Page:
A NECDOTAL EVIDENCE : “We should connect via interface version
12.23.345.” “You can't change that field length without six levels of man-
agement approval, because you will break everyone.” “We can have the
nine-digit ZIP code ready for testing in two years.”
S YMPTOMS , CONSEQUENCES : Multiple versions of the same interface is a
tell-tale characteristic. Interface support that significantly lags the capabilities
of both the client and server systems is another symptom of this problem.
R ELATED ANTIPATTERNS : This antipattern is a subset of the Golden
Hammer antipattern in AntiPatterns , since we are applying an ill-suited
technology to a purpose.
D ESCRIPTION : XML , like many powerful technologies, can be misused. In
this case, we're using XML to do large-scale search or summary missions.
R EFACTORED SOLUTION NAME : Databases, Indexed XML , or other
R EFACTORED SOLUTION TYPE : Software or technology.
R EFACTORED SOLUTION DESCRIPTION : XML indexing solutions or rela-
tional databases are better technology fits for these problems.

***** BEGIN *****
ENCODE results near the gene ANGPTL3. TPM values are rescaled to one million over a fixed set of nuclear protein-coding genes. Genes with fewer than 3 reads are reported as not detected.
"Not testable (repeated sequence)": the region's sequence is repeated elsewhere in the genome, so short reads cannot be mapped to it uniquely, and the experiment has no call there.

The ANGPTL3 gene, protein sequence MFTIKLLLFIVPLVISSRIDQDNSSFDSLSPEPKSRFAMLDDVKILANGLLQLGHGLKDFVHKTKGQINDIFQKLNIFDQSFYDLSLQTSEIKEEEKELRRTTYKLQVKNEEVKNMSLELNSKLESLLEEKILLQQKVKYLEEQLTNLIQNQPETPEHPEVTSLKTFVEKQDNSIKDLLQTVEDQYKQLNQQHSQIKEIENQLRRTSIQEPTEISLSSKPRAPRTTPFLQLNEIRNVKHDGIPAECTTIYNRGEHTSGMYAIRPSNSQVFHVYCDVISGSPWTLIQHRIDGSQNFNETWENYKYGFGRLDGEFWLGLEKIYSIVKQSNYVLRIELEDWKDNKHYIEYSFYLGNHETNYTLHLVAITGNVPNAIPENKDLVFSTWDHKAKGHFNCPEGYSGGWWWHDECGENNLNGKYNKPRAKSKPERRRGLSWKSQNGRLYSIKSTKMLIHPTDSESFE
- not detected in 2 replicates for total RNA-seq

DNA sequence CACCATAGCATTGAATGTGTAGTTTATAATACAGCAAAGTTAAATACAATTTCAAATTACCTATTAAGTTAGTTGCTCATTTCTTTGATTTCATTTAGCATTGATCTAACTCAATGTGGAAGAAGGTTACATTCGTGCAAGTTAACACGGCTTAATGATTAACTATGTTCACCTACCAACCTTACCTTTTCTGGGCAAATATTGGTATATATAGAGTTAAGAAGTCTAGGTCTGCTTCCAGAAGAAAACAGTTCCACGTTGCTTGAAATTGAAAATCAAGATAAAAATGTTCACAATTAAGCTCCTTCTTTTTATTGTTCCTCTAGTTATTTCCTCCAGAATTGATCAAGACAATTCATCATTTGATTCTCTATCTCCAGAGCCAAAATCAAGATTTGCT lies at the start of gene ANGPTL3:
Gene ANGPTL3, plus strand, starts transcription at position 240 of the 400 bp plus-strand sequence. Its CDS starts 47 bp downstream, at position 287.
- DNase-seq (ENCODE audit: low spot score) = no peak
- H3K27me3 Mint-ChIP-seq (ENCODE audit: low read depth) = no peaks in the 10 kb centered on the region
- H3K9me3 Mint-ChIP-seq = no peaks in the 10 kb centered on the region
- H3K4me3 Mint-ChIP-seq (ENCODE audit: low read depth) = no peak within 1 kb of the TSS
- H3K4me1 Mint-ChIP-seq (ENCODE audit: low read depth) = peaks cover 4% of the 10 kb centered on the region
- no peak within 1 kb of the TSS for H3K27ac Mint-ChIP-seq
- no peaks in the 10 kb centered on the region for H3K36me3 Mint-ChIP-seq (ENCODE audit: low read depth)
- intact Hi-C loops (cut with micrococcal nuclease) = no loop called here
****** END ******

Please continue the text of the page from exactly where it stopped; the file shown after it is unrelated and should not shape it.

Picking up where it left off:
T YPICAL CAUSES : This antipattern is caused by the assumptions that some
convenience facilities in XML are scalable and robust, which is not neces-
sarily their intent.
S YMPTOMS , CONSEQUENCES : Applications using XML to do significant
sorting or summarizing perform poorly.
D ESCRIPTION : Some design choices can restrict the extensibility of XML .
Namespaces can collide and some constructs are more restrictive than
R EFACTORED SOLUTION NAME : Extensible, Flexible XML .
R EFACTORED SOLUTION TYPE : Software.
R EFACTORED SOLUTION DESCRIPTION : Design choices can affect the
flexibility of XML . In general, we should use namespaces to control colli-
sions, prefer types to elements in a schema, use dangling types or anyType
for implementations of variable content containers, and limit the impact of
XML versioning by observing best practices.